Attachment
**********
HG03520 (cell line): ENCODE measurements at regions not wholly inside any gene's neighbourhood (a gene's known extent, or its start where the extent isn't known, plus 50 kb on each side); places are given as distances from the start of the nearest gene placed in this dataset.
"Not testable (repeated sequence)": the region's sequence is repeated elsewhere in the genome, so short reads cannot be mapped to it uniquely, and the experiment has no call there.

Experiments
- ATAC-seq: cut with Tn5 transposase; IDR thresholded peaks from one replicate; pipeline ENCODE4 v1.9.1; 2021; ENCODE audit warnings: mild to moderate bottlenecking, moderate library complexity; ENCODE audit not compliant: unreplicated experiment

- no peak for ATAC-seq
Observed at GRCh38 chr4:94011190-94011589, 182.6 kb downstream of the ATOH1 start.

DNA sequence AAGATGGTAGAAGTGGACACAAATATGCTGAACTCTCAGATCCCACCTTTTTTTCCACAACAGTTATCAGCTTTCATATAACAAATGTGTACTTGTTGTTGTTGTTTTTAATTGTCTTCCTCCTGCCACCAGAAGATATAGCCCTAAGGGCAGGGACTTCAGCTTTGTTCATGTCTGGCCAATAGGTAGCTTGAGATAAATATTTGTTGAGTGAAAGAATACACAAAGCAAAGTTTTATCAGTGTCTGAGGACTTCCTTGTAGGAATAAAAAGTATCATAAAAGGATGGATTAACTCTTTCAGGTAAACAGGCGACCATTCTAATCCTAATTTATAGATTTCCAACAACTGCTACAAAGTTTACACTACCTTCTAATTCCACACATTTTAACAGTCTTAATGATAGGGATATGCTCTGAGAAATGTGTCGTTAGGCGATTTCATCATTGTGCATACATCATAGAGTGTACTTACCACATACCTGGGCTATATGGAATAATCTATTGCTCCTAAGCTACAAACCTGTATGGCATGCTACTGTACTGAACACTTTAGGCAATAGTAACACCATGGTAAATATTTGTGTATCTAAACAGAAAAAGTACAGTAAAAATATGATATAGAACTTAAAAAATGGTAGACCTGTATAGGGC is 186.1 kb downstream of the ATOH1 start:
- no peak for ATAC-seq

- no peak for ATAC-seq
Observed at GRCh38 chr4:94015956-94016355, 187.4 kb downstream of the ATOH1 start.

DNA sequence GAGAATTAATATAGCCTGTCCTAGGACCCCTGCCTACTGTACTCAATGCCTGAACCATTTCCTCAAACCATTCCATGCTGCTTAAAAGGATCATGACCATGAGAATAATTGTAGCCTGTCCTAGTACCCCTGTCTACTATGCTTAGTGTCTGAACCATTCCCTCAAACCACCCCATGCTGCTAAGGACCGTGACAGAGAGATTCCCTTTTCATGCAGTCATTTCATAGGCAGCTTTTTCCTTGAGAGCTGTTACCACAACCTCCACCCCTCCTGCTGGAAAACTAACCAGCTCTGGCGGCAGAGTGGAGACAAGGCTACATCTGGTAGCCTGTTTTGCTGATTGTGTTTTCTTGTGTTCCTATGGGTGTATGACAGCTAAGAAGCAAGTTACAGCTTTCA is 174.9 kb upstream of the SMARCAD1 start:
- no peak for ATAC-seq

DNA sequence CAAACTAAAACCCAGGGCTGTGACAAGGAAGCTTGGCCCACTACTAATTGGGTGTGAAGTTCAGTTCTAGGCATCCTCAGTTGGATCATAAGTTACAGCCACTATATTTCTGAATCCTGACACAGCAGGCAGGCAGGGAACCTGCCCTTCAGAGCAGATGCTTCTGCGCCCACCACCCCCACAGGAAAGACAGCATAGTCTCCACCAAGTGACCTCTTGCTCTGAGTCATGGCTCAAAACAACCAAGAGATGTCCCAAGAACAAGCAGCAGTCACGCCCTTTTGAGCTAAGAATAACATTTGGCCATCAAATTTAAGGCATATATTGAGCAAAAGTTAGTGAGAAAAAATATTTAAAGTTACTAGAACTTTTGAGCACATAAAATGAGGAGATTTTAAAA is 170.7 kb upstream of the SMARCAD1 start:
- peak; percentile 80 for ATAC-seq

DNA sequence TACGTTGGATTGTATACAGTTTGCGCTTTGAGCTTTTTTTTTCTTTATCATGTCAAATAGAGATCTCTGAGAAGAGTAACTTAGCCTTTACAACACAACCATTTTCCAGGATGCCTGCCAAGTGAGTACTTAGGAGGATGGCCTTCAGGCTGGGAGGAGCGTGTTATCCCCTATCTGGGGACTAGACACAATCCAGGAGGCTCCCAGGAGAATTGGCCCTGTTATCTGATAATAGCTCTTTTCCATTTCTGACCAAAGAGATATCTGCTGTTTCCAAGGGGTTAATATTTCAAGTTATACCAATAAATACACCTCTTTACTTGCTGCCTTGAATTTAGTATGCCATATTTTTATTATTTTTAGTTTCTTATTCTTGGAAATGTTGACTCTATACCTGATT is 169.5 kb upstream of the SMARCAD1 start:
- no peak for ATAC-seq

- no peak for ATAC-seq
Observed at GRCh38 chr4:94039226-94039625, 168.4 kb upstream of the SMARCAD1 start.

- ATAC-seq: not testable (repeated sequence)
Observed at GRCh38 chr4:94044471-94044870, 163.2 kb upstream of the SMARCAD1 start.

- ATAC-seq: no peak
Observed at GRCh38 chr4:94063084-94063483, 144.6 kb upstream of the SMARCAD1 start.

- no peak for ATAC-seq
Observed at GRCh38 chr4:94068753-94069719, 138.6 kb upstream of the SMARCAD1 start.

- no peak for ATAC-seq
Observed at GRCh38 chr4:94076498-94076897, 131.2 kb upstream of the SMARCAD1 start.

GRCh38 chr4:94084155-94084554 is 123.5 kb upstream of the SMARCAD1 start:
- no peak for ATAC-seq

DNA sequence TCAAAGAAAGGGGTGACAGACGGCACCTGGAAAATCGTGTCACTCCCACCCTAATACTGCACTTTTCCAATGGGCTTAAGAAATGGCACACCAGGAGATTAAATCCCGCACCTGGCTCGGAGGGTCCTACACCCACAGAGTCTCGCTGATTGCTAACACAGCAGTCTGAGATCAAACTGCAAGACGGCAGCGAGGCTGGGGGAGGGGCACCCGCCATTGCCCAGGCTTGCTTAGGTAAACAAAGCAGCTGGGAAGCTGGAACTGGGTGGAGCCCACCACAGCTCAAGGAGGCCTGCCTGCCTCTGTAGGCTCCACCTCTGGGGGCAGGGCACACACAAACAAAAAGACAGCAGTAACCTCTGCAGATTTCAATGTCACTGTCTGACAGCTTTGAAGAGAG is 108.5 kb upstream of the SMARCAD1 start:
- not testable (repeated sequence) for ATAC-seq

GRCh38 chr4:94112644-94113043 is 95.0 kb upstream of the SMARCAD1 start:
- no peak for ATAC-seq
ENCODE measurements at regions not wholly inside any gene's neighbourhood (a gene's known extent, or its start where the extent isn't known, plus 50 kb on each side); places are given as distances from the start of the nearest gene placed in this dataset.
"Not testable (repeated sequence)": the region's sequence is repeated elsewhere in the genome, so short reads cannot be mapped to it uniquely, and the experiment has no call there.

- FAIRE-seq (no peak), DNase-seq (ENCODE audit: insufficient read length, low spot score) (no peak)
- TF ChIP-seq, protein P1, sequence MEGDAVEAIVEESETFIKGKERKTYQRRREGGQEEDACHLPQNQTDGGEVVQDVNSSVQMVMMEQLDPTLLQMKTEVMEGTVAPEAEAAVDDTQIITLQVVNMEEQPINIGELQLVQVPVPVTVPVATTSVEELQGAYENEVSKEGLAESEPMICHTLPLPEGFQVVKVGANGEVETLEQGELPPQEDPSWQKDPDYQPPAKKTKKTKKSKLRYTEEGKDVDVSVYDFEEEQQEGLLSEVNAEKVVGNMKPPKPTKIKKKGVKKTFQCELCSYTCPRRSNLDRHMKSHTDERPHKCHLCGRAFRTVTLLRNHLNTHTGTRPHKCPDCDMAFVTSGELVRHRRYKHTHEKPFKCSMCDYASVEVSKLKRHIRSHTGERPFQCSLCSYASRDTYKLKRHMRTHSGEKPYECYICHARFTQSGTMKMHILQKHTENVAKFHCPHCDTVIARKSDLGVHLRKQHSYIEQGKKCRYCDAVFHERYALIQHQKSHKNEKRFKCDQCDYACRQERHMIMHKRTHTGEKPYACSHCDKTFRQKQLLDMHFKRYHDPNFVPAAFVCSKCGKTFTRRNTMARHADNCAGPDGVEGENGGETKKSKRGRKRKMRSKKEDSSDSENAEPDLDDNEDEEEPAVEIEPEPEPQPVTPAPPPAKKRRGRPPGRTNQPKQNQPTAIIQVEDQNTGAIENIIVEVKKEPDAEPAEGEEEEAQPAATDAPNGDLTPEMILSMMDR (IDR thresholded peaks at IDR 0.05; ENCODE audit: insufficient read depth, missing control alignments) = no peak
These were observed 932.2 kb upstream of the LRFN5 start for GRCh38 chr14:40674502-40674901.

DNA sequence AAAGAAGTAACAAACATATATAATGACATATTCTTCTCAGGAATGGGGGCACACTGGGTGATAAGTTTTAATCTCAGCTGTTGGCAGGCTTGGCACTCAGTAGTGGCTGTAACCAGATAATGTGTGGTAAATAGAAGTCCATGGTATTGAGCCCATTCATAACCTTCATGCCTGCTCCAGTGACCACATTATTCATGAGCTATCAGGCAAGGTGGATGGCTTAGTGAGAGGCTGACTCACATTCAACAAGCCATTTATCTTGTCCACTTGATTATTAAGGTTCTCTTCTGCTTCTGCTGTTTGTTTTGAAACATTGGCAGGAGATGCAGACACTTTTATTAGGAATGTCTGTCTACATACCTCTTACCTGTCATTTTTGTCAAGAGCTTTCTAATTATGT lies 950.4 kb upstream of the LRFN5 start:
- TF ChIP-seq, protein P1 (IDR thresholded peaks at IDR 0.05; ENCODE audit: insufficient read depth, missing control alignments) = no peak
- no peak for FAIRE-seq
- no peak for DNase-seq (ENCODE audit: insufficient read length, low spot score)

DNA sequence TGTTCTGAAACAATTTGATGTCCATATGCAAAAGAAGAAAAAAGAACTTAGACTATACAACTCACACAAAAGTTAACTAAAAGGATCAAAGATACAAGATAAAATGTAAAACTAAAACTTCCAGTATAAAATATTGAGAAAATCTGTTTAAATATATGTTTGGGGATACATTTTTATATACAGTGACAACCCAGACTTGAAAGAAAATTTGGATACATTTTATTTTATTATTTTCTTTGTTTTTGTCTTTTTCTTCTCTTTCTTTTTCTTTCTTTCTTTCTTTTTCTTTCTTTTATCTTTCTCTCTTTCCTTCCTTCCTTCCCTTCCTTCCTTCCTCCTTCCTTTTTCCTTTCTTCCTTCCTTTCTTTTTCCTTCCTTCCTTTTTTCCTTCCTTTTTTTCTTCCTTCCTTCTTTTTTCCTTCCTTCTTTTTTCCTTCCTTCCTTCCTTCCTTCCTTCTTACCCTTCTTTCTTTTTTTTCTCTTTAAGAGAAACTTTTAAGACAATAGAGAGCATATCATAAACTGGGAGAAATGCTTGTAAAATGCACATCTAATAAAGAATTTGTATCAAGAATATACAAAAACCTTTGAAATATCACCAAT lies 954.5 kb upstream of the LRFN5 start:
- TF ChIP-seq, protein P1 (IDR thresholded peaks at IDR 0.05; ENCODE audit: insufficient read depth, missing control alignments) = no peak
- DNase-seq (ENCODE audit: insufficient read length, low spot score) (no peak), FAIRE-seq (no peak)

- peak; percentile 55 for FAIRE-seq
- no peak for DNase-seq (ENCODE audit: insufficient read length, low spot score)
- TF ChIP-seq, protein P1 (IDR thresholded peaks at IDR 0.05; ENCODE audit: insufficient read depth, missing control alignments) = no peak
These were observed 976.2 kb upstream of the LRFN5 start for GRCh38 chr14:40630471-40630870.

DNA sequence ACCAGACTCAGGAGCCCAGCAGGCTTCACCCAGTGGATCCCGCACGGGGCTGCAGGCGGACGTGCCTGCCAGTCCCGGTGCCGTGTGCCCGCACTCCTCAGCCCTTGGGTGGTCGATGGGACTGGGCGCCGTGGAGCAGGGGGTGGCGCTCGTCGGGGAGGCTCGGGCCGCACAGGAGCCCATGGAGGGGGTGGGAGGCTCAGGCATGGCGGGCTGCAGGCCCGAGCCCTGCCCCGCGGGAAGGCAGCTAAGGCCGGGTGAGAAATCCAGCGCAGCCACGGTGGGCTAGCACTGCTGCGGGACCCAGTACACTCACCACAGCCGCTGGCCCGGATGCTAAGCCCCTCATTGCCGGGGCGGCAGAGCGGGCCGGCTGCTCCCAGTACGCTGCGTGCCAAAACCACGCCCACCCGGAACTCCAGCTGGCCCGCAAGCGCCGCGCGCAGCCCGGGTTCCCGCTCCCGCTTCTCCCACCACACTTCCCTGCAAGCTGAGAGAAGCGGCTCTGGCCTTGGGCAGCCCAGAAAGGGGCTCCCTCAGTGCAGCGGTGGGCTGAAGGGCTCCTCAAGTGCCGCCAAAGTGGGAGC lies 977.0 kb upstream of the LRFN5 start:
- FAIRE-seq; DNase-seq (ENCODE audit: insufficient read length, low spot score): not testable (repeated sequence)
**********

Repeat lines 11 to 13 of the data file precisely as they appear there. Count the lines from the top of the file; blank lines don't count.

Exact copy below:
DNA sequence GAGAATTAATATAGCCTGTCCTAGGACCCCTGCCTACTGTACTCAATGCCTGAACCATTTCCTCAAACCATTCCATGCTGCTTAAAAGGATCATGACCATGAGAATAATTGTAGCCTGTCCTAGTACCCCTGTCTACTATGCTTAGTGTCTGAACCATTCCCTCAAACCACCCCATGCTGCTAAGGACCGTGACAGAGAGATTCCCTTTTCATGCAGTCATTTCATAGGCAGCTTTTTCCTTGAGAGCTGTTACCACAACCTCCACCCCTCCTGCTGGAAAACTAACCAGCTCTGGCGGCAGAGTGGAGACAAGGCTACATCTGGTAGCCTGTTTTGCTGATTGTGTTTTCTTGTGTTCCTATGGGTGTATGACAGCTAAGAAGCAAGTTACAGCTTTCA is 174.9 kb upstream of the SMARCAD1 start:
- no peak for ATAC-seq

DNA sequence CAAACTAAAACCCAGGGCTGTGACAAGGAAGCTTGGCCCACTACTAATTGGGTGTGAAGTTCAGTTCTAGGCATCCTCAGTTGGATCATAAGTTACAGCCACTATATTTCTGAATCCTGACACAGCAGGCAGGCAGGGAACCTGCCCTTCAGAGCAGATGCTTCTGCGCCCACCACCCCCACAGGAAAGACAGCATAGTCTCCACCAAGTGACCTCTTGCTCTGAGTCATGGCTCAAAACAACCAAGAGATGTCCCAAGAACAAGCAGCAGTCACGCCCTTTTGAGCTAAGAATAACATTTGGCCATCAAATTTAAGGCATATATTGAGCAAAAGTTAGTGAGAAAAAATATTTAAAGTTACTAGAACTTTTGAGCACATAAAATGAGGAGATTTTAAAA is 170.7 kb upstream of the SMARCAD1 start: